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A look at the Oscars’ youngest nominees in history

Nine-year-old Quvenzhane Wallis nominated for Best Actress for ‘Beasts of the Southern Wild’


While her presence is undeniable, nine-year-old Best Actress nominee Wallis’ nomination raises the question: How young is too young to compete for an Oscar, the film industry’s highest honour, which has eluded performers with decades more experience and acclaim? Is a child really capable of acting, with craft, or do these performances reflect uncanny instinct?

Wallis is the youngest best actress Oscar nominee by four years: the next is Keisha Castle-Hughes, who was 13 when nominated for ‘Whale Rider’ in 2003. The third, Lawrence, nominated again this year, was first tapped in 2010 at age 20 for ‘Winter’s Bone’.

The youngest ever best actress Oscar winner is Marlee Matlin, who took the prize in 1986 for ‘Children of a Lesser God’ at the positively mature age of 21 years and 218 days.

The youngest person to ever win an Oscar in any competitive category is Tatum O’Neal, who was just 10 when she took home the best supporting actress prize in 1973.

The Academy of Motion Picture Arts and Sciences declined a request to comment on Wallis’ youth.

Youngest-ever Oscar nominee

Justin Henry, who remains the youngest-ever Oscar nominee in any category for 1979’s ‘Kramer vs. Kramer’, said that in some ways, it’s a purer form of acting at this age.

Henry was just six years and had never acted when a casting director came to his Rye, New York school looking for someone to play Billy, the little boy at the center of Dustin Hoffman and Meryl Streep’s custody battle. He was seven when he shot the film and eight when he was nominated for best supporting actor — he lost to 78-year-old Melvyn Douglas for ‘Being There’. (Tatum O’Neal is still the youngest Oscar winner in any category — she was 10 when she earned the supporting-actress Oscar for 1973’s ‘Paper Moon’.)

A voting Academy member, Henry said he thought it was “awesome” to see Wallis get nominated for the acclaimed Fox Searchlight indie drama, which he called the best movie of the year. Now 41 with a seven-year-old daughter of his own, he looks back at his own nomination and acknowledges: “I didn’t even know what it meant. ... I just remember being nervous as hell about having to give a speech in front of 3,000 people.”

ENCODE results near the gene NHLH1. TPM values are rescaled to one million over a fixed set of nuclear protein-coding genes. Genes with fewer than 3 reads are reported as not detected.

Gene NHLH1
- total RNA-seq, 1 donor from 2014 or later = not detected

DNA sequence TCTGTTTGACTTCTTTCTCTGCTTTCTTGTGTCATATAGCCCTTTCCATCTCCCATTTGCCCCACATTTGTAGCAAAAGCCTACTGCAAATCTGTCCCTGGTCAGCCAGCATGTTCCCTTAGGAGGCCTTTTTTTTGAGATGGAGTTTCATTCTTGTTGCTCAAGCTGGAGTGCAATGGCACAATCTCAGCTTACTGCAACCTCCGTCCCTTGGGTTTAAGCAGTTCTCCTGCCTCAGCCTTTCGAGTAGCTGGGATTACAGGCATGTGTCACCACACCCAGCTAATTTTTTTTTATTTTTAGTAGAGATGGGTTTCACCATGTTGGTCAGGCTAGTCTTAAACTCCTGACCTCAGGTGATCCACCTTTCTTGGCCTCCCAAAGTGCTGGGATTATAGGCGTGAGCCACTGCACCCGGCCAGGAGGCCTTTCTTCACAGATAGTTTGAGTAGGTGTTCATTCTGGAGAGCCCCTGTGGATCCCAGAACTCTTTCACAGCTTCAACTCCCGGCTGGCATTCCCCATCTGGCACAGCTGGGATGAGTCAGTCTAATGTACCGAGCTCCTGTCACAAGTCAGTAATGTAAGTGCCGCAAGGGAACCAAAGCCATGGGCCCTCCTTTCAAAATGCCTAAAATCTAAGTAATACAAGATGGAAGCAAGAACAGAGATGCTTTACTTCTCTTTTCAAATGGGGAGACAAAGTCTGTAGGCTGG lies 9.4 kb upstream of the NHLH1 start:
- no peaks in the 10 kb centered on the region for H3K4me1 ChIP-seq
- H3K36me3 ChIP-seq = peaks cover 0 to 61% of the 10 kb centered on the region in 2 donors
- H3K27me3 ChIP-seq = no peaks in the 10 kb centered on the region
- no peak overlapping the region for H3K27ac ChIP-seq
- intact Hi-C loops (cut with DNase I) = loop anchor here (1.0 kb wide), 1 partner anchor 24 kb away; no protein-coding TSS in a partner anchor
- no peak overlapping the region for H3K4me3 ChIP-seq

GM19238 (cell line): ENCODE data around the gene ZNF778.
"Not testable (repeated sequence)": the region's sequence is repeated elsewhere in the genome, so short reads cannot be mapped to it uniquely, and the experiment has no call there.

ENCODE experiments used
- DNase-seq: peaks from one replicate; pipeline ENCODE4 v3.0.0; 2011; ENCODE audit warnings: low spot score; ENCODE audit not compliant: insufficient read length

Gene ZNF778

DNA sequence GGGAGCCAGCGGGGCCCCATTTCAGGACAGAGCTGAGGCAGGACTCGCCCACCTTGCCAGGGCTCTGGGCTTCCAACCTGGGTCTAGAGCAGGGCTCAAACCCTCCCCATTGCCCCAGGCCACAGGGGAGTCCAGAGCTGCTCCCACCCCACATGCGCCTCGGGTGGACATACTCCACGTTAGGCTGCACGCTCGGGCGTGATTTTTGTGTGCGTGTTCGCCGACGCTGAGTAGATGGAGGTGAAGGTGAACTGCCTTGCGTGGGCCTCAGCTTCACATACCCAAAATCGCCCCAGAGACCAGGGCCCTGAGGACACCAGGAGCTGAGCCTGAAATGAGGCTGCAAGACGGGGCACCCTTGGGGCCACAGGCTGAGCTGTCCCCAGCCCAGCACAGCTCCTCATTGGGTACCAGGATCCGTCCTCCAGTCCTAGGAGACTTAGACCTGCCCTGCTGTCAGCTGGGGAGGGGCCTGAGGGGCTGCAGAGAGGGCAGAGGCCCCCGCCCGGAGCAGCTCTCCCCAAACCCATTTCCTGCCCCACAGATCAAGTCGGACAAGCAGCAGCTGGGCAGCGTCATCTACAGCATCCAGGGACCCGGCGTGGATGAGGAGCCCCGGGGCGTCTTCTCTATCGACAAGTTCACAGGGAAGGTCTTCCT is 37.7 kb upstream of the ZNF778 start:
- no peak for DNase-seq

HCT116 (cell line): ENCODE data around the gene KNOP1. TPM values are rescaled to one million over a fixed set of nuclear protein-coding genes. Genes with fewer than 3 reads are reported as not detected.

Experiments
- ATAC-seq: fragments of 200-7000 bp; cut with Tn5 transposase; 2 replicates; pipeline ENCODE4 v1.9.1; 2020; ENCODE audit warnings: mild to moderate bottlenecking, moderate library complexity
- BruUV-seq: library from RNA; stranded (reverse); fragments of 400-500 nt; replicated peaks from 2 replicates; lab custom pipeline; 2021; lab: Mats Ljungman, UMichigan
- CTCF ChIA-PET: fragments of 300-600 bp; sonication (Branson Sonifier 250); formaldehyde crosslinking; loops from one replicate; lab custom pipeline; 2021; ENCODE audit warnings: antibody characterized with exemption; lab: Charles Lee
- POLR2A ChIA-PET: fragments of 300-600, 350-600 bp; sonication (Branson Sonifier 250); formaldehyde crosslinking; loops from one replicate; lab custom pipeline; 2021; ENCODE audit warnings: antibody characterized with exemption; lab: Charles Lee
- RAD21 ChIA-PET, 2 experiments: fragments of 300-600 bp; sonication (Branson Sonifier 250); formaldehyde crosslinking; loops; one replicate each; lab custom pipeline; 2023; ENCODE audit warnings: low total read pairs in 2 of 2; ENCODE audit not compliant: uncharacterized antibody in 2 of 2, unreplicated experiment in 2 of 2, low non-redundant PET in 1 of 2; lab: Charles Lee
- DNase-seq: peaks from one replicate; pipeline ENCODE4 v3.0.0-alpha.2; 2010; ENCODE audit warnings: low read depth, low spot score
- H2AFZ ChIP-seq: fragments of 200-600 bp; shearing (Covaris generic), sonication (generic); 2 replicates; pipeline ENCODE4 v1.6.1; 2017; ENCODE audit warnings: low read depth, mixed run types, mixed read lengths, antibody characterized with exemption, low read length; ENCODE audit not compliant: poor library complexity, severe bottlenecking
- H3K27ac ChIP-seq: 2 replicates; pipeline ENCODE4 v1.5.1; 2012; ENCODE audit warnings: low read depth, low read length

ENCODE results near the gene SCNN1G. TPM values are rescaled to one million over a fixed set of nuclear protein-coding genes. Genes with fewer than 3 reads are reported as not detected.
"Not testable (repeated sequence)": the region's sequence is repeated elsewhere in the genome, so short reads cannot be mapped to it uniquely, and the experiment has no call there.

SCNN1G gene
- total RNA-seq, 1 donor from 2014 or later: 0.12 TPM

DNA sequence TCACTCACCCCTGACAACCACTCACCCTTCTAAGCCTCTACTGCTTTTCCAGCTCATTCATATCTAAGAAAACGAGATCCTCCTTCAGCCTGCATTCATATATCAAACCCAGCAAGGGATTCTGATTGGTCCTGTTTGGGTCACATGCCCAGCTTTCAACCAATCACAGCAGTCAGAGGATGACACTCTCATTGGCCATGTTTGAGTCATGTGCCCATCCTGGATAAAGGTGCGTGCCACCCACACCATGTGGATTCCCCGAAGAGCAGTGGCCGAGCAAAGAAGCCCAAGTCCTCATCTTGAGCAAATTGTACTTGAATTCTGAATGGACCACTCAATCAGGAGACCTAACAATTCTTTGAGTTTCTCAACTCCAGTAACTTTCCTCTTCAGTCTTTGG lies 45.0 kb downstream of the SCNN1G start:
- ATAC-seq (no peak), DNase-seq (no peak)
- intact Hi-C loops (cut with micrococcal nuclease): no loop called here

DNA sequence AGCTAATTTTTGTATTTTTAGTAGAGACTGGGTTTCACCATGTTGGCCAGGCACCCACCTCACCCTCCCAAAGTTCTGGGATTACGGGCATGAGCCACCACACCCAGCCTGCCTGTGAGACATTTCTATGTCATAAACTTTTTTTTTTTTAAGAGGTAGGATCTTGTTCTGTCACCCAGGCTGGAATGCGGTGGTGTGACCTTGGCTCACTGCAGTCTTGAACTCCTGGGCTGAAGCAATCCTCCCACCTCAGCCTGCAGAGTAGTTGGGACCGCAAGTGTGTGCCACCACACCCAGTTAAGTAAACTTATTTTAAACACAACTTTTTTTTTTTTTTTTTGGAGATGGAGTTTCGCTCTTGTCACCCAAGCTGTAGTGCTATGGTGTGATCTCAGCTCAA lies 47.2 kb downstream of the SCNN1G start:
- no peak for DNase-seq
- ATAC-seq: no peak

“That’s the great thing about acting: In some ways, it’s a child’s game,” said Henry, who went on to play Molly Ringwald’s wisecracking younger brother in the John Hughes classic ‘Sixteen Candles’ and now specialises in web video distribution. “You’re just pretending, so sometimes it’s easy when you’re a kid. You just kind of follow your instincts.”

‘Red carpet is a grind’

Thelma Adams, contributing editor at Yahoo! Movies and a longtime awards prognosticator, points out that Shirley Temple was already well on her way to a career by the time she was six, the same year she earned an honorary juvenile Oscar.

“There was a lot of craft to what she was doing,” Adams said. “With [Quvenzhane’s] performance, it’s kind of a life force. They’ve captured this wonderful little girl ... but it’s not an acting performance.”

“I’ve seen her at parties,” added Adams, the mother of two teenagers who perform. “I know she can get up in her party dress and charm, but I also saw a little girl who’d rather be riding a pony at a kids’ party. ... To have her nominated, it’s not good for her, no matter how great she was in the movie — and she was terrific — but this red carpet thing is a grind.”

But it’s exactly that kind of passion that drives such extraordinary kids, said John West, headmaster at The Mirman School for highly gifted children in Los Angeles, whose alumni include actors Crispin Glover, Masi Oka (‘Heroes’) and David Dorfman (‘The Ring’ movies).

“I’m not sure they fathom the importance of the honour. They fathom the importance of the work they do — that’s far more important,” he said. “Any of our students who have been engaged in the arts don’t do it because they’re looking for approval or glory. They’re doing it because the work itself in some unique way touches them in their own lives.”

West has no problem with Wallis’ nomination: “People throw around all the time that someone is an old soul packaged in a very young body, and as cliched as that may be, it’s true.”

Kid on the sets

But Zeitlin said Wallis was still very much a little kid on the set: “She would say things to me like, ‘Benh, I’m only six years old, you need to use smaller words,’ or ‘I’m gonna get cranky sometimes.’ She had this awareness almost like an observer of a child.”

He also points out that Wallis is nothing like the girl she played.

“Hushpuppy as a character is going through unbelievable circumstances. She’s damaged, she’s morose, she’s contemplative, she’s quiet, she has this great burden on her shoulders,” Zeitlin said. “Quvenzhane Wallis is the most carefree, fun-loving, goofy, playful person you can imagine, and she had to put herself in that skin on a consistent basis.”